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YSU isn’t unique among state universities facing challenges



Published: Sun, October 9, 2011 @ 12:00 a.m.

Perhaps the most surprising AS- pect of recent efforts to reach a contract with faculty members of Youngstown State University is that some faculty still express a combination of amazement and a sense of martyrdom that they had to make concessions.

We’re pleased that YSU-OEAmembers ultimately approved the contract that was offered to them, but we have our own sense of amazement that the union vote was a close one.

A day before, members of the Association of Classified Employees, which represents clerical, maintenance and other university employees, approved a tentative agreement. It, like the faculty contract, calls for no raises the first two years, a 2 percent increase the third year and increased costs for health care. It also eliminates enrollment bonuses. ACE officials reported that the final count was 190 yes, 63 no.

Classified employees approved their contract by a 3-1 margin, while a similar contract only squeaked through in the faculty vote.

It is difficult not to conclude that nearly half of the voting faculty has either a tenuous grasp on the economics of the day or an inflated sense of their own value in the market place.

That last trait was demonstrated during the negotiations when one faculty member opined that he was worth $200,000 a year in private enterprise, about twice his university salary.

What is anything worth?

The statement reminded us of an anecdote. A man we know likes to browse though antique malls; his wife accompanies him reluctantly. Invariably he will spot some artifact of his childhood — say a tin gas station/carwash — with a price tag of $100. “Look at that,” he’ll exclaim, “I had one of those, and we threw it away. Now it’s worth $100.” She’ll roll her eyes and respond, “No, dear, if it was worth $100, it wouldn’t still be here.”

Tomorrow, that toy may sell for the ticketed price, or five years from now it may sell for $50 — or $200. The value of anything varies with the times and circumstances. It is flexible, and it is incumbent on all of us to recognize that.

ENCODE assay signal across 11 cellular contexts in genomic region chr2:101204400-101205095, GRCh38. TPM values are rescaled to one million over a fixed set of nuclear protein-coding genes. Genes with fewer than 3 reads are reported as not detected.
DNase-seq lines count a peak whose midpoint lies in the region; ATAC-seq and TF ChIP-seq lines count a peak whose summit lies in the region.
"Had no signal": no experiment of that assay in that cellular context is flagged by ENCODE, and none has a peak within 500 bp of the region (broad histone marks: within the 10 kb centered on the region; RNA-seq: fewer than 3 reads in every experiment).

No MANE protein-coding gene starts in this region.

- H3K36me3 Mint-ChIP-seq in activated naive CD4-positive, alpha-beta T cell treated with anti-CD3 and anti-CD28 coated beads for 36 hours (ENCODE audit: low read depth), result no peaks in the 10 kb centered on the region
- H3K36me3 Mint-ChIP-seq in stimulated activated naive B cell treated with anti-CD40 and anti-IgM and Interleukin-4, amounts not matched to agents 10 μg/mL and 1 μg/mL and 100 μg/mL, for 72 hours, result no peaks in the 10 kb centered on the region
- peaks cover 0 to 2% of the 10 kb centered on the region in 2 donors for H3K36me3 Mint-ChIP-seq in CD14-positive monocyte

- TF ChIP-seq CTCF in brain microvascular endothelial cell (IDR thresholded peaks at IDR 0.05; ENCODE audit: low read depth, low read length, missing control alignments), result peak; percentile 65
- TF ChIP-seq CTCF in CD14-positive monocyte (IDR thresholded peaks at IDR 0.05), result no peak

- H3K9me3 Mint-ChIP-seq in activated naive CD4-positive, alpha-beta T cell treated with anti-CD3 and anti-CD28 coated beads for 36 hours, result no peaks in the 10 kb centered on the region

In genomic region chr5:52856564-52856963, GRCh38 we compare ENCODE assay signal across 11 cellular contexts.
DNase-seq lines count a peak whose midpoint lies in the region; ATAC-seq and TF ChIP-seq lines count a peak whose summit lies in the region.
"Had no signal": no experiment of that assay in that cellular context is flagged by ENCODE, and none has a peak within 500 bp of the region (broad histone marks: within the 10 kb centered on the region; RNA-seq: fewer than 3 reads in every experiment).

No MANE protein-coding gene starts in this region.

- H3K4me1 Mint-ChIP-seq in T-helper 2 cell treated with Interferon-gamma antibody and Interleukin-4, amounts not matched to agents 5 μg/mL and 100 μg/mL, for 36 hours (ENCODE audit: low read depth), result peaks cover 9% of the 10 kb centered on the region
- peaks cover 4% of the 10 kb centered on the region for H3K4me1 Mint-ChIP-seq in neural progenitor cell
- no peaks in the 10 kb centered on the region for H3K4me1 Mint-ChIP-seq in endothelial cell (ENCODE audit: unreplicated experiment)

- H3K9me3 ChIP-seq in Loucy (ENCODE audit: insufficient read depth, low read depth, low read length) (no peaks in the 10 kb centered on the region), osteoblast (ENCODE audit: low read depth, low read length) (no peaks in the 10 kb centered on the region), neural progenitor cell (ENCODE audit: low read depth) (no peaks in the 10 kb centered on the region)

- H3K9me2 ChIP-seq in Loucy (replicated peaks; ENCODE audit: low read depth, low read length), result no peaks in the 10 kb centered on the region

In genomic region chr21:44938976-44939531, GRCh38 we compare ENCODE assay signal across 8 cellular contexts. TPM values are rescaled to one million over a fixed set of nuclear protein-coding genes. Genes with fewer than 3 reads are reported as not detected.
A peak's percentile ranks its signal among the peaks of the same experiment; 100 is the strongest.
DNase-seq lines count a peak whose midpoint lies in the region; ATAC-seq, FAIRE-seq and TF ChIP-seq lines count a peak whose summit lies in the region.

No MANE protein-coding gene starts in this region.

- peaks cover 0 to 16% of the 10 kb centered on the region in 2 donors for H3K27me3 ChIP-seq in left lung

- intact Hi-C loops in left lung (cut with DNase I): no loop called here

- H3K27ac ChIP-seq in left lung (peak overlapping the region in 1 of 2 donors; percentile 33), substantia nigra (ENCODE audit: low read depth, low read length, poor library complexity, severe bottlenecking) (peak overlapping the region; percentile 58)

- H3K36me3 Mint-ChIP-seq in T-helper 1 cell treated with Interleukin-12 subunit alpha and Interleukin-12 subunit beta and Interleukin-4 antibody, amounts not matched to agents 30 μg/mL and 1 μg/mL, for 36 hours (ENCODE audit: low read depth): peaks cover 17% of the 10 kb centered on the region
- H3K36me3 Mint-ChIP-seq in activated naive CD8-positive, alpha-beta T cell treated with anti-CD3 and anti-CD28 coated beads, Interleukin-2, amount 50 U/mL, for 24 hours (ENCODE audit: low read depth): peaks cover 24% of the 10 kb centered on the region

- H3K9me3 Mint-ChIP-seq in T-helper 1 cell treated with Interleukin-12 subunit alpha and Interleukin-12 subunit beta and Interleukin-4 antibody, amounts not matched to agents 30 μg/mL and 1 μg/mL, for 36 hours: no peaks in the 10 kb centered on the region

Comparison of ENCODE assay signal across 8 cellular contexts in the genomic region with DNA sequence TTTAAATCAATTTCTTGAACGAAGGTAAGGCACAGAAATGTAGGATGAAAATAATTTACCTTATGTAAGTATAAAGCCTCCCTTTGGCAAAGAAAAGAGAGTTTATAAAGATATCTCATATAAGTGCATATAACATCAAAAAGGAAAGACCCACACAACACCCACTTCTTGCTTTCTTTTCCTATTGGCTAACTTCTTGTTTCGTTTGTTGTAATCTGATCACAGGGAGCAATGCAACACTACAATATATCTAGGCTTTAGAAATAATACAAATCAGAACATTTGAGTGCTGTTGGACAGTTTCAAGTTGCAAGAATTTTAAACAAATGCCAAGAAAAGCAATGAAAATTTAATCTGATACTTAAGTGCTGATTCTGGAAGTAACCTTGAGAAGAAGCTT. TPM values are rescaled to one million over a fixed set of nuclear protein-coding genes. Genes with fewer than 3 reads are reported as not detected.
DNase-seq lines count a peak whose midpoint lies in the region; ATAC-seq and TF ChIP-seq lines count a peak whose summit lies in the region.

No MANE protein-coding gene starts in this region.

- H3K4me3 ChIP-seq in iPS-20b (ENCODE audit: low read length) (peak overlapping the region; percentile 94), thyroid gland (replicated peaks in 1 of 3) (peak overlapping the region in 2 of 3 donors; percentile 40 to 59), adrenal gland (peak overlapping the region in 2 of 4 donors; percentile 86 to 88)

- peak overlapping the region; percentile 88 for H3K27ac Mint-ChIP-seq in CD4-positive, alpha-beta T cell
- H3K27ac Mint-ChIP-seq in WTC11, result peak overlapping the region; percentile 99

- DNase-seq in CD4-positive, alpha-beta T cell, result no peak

We recognize that Youngstown State University is a vital asset to the city and the entire Mahoning Valley. And, obviously the university is the sum of its facilities, its history, its students and its faculty and other employees. But we also recognize that YSU faces economic challenges today that reach beyond cuts in state funding.

The university faces competition for entry level students from Eastern Gateway Community College, and it has to adapt to a new state funding formula that rewards retention of students and graduation rates, not enrollment numbers.

In short, it is quite possible that the negotiations of 2011 will prove to be easier than those of 2014. And while YSU will face some unique challenges in the coming years, it will not be unique in facing challenges. Virtually every institution of higher learning, at least those in Ohio, is going to have to adapt.

Some, with The Ohio State University at the top of the list, will have more pull in Columbus than the lower-tier institutions. But all are going to be making decisions that will roil some of the people on campus — from students to classified employees to faculty and administrators.

The sooner everyone recognizes that hard reality, the better.


Comments

1repeaters(208 comments)posted 3 years ago

Everyone,
Remember this editorial when the school levies are endorsed by the Tax-a-cator. Double talk is their forte; not the truth. Can't wait to read their "dancing with the stars" (I mean techers) articles and editorials.